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Gleaming bright in the mid-afternoon sun the white SUV cruised northward along the vacant highway while it’s driver listlessly fiddled with the map display. Global positioning systems weren’t what they used to be. There was a serious lack of resources when it came to satellite support but there was a lot more to it than just general maintenance. Like most things these days, technology suffered the effects of the Nevus. Some places more prolific than others. Even his own mana might have been, probably was to some degree, messing with the vehicle’s computer. He didn’t need it anyway. It was of the reasons most members of the Order tended to drive late model vehicles. He’d have requisitioned one in advance if he’d had the time. As it was, the Magus was acting purely on, well, one might refer to it as instinct but those familiar with the nuances of a psychic’s mind knew better.

Trystan had awoken that morning with a nagging. The sort you got when something important was misplaced only you weren’t sure specifically what that thing of importance was. Hardly a novel sensation for a ‘sensitive’ but the impressions were somehow different, more pronounced. It’s drawings had dominated his sketchbook over the past week, a cryptic vignette that had made little sense until that very afternoon.

He had been tasked with clearing out the desk of a fellow Magus that had gone missing months ago. He’d requested the job, if only to satisfy his curiosity and have one last ‘look’ at the life of Third class Shield.

Peter Pembry was a former special operations officer gifted with the abilities of a Magus. It had taken the man a few years to embrace the calling but when he had finally given up his old life for the Order he immediately proved himself an asset. Unfortunately like many of his kind he struggled with the realities on this new world and had been passed up for promotion several times. Assigned to the case, Trystan had focused on this doldrum, but to no avail. No other clues yielded through the psychometry of his personal possessions had allowed the psychic to glean his whereabouts or even derive a single indicator of the motive. The eerie details of the vanishing had continued to haunt him and Trystan had felt that one last scan of the man’s belongings would give him closure. Instead, it had inadvertently allowed him to piece together the cryptic mosaic of his mindscape and point him to a specific place.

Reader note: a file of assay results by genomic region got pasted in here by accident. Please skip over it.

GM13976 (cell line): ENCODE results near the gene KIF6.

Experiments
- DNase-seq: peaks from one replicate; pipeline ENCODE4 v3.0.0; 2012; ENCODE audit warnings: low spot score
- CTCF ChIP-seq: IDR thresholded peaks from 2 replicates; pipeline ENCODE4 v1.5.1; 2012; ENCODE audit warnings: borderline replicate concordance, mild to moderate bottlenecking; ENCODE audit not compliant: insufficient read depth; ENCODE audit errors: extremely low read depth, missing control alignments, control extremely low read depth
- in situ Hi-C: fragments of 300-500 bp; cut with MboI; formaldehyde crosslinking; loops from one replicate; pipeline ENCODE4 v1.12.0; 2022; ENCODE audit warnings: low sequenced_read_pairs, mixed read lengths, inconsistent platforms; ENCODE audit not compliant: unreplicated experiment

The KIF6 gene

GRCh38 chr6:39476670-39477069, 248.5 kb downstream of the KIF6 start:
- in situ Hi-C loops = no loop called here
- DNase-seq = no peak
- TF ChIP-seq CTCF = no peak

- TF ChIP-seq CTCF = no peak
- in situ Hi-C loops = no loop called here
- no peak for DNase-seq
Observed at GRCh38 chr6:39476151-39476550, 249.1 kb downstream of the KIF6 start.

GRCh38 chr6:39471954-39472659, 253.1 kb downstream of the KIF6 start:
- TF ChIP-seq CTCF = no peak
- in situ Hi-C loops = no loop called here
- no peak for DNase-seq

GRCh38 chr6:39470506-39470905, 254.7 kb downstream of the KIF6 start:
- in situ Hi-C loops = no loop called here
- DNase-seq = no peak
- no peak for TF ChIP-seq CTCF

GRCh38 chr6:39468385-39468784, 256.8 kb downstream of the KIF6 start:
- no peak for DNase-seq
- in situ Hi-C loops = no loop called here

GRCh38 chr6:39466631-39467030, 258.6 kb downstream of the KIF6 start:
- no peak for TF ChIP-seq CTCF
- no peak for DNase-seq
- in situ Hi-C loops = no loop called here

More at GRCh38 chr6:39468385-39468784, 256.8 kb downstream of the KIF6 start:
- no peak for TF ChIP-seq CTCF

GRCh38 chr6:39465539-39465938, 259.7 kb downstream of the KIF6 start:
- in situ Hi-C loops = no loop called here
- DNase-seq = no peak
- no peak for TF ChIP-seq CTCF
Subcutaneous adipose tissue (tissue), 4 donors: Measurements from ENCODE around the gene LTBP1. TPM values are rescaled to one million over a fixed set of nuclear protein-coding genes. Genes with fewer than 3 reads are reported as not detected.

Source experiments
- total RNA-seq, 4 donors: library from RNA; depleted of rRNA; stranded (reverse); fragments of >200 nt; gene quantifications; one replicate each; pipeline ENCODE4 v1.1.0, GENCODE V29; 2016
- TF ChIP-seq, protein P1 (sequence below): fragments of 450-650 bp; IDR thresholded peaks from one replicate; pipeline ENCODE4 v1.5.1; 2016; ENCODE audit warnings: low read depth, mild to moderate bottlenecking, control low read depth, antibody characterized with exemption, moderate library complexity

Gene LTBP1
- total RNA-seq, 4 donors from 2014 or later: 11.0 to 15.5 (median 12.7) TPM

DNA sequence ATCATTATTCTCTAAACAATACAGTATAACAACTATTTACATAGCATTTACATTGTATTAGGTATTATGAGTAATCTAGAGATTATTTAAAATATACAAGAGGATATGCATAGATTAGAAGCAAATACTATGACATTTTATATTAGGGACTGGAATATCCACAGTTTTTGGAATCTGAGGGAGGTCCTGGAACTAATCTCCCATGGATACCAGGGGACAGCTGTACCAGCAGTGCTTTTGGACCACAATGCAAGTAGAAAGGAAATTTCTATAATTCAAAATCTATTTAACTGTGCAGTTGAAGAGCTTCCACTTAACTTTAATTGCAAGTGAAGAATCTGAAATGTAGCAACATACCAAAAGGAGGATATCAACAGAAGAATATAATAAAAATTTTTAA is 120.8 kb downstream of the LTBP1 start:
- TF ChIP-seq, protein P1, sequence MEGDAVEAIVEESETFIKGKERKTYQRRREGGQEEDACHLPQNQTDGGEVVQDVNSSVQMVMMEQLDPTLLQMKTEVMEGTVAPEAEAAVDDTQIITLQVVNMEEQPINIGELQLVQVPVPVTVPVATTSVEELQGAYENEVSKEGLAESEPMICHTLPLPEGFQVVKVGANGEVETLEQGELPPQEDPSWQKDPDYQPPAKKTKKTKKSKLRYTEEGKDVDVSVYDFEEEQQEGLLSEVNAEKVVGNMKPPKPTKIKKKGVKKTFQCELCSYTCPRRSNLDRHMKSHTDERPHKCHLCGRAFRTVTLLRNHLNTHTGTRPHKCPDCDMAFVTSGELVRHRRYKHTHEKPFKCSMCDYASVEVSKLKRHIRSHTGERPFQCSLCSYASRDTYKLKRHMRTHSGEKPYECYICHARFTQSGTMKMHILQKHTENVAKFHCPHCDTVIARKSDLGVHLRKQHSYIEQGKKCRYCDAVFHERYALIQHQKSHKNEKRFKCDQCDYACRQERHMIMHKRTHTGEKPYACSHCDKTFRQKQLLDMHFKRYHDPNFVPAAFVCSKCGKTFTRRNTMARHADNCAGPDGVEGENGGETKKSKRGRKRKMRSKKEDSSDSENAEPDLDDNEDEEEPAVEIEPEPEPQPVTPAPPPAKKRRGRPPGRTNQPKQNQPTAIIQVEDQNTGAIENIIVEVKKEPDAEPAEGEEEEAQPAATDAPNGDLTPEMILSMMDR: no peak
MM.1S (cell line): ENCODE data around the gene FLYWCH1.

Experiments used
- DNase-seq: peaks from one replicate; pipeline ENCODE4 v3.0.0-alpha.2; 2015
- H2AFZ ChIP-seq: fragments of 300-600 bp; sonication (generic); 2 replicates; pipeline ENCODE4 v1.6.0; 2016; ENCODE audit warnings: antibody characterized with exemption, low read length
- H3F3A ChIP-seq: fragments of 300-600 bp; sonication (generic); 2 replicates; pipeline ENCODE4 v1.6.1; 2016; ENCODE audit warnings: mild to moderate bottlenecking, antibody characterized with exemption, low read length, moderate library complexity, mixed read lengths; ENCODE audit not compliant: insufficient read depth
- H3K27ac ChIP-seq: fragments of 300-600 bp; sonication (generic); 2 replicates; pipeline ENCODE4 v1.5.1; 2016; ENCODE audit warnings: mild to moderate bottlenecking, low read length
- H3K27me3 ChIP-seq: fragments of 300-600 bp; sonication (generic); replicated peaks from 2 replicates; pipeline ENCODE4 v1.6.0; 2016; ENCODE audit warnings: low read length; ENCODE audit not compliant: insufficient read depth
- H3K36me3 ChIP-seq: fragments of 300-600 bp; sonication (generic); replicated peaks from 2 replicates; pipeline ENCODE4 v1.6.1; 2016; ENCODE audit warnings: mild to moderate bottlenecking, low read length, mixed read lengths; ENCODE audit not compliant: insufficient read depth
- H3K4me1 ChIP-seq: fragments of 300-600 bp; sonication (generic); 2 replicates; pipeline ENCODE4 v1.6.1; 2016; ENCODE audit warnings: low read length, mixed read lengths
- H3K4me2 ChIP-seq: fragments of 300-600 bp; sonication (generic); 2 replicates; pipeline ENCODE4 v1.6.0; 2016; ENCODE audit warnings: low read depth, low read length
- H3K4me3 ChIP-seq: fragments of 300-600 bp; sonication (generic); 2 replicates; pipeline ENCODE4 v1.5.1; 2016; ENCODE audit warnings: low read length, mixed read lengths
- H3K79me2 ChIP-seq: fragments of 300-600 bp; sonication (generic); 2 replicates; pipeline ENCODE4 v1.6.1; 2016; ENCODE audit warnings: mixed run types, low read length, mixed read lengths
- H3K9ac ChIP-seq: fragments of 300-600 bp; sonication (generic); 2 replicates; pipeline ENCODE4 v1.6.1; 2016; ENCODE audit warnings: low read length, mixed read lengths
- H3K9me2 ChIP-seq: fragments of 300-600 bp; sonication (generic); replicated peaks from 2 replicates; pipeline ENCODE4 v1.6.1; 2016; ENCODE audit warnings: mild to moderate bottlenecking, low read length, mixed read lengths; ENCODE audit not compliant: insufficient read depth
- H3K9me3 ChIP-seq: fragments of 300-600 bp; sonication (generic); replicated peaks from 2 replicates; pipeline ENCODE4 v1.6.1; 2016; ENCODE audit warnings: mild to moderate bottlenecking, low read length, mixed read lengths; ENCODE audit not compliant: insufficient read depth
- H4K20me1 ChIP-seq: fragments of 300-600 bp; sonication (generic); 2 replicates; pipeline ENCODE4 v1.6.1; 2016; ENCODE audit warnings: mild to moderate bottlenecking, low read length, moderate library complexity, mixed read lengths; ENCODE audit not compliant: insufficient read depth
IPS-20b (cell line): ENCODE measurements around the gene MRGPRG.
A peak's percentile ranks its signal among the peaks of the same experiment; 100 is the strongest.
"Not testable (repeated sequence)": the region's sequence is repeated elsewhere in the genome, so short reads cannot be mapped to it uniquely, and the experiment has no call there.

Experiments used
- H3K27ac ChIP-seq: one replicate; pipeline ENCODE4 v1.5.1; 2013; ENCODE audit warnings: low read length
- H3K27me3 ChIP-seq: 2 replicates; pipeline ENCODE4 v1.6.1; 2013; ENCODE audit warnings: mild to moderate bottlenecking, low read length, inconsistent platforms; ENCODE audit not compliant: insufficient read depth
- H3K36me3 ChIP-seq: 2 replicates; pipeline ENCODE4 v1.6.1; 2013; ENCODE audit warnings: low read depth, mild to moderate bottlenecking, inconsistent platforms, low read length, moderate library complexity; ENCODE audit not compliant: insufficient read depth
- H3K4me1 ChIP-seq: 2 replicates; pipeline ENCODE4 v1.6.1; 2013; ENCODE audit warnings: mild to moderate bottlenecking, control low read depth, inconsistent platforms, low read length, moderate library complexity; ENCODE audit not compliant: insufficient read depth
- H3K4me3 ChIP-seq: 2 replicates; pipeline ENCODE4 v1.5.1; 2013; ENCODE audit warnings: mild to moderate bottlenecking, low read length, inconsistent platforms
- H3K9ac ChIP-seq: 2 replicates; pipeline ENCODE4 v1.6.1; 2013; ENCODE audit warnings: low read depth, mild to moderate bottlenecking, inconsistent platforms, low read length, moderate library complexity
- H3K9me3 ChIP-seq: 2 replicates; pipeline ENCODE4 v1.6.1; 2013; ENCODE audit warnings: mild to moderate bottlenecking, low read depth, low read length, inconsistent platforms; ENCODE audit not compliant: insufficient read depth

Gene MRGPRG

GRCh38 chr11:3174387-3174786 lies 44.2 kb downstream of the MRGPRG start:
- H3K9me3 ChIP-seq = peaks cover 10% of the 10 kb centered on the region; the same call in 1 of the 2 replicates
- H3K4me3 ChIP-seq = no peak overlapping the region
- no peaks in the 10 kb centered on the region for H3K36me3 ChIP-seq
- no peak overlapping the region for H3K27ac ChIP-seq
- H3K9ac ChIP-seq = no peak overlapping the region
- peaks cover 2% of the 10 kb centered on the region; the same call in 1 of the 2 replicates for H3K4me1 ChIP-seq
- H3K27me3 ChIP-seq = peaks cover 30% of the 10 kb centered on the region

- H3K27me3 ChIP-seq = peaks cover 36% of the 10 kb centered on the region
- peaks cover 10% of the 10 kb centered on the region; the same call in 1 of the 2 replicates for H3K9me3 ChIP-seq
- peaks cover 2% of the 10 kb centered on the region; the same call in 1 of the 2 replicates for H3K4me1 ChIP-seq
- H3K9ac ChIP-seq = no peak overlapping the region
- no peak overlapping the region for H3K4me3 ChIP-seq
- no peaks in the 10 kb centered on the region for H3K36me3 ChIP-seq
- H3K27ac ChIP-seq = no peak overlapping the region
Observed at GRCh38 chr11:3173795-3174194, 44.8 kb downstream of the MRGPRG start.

The revelation was hardly a break in the case. The experienced Eye had long accepted the fallibility and vagaries of his visions, but he had felt as if he had tapped into something. The extent of it went beyond his comprehension and against all better judgement Trystan had given to the overwhelming obligation.

‘Was there a connection?’ Trystan didn’t know, but something was drawing him north. Often times there was little else he could do to appease the obsession of his wandering ‘eye’ but to fumble along behind it. That very afternoon he obtained a vehicle and left the city, but for the life of him, the normally cautious Magus could not recall whether or not he recorded the reason for his departure or even the destination.

‘Strange.’ Not one to deviate from standard protocol, Trystan could only assume that he followed the basic procedure. Why would he not?

Taking the exit to Millbrook, he turned off of the Taconic State Parkway and headed east on the 44, the only route safe enough for higher cruising speeds. His destination was located in the northwestern corner of the state of Connecticut. The ‘Wilds of Connecticut’, two terms in tandem that would have been considered an oxymoron prior to the Resonance but since then much had changed. The entire region had been plagued with the zombie virus and a blight had rendered the land infertile. Arid steppe and wind swept wasteland stretched to the horizon. As far Trystan knew nobody lived in these barren lands. The bulk of the population adhered to the southern and eastern parts of the state where the land had remained fertile. Even the zombies had long since expired or were forced into permanent stasis upon the bleak, lifeless heath.